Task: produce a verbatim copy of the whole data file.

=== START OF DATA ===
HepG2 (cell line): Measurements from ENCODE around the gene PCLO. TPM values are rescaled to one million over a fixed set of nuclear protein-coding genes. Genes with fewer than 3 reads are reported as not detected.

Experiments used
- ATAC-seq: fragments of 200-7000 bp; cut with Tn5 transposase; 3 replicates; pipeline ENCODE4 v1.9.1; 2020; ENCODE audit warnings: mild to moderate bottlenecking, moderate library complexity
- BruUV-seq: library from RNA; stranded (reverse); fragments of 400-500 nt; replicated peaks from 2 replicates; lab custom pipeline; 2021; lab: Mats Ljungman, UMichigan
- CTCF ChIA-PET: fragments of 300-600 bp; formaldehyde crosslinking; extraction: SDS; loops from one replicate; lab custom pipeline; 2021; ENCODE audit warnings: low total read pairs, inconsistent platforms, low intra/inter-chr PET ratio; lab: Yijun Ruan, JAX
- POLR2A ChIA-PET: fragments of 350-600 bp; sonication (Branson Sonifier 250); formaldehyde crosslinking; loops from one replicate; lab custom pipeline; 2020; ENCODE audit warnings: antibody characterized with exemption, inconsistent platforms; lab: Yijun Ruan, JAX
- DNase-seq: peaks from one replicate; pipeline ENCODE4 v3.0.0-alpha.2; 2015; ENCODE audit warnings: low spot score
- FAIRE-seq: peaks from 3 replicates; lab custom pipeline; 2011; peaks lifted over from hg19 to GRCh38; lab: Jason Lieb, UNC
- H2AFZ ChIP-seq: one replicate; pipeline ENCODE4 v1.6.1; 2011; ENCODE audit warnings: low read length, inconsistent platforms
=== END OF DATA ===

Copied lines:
HepG2 (cell line): Measurements from ENCODE around the gene PCLO. TPM values are rescaled to one million over a fixed set of nuclear protein-coding genes. Genes with fewer than 3 reads are reported as not detected.

Experiments used
- ATAC-seq: fragments of 200-7000 bp; cut with Tn5 transposase; 3 replicates; pipeline ENCODE4 v1.9.1; 2020; ENCODE audit warnings: mild to moderate bottlenecking, moderate library complexity
- BruUV-seq: library from RNA; stranded (reverse); fragments of 400-500 nt; replicated peaks from 2 replicates; lab custom pipeline; 2021; lab: Mats Ljungman, UMichigan
- CTCF ChIA-PET: fragments of 300-600 bp; formaldehyde crosslinking; extraction: SDS; loops from one replicate; lab custom pipeline; 2021; ENCODE audit warnings: low total read pairs, inconsistent platforms, low intra/inter-chr PET ratio; lab: Yijun Ruan, JAX
- POLR2A ChIA-PET: fragments of 350-600 bp; sonication (Branson Sonifier 250); formaldehyde crosslinking; loops from one replicate; lab custom pipeline; 2020; ENCODE audit warnings: antibody characterized with exemption, inconsistent platforms; lab: Yijun Ruan, JAX
- DNase-seq: peaks from one replicate; pipeline ENCODE4 v3.0.0-alpha.2; 2015; ENCODE audit warnings: low spot score
- FAIRE-seq: peaks from 3 replicates; lab custom pipeline; 2011; peaks lifted over from hg19 to GRCh38; lab: Jason Lieb, UNC
- H2AFZ ChIP-seq: one replicate; pipeline ENCODE4 v1.6.1; 2011; ENCODE audit warnings: low read length, inconsistent platforms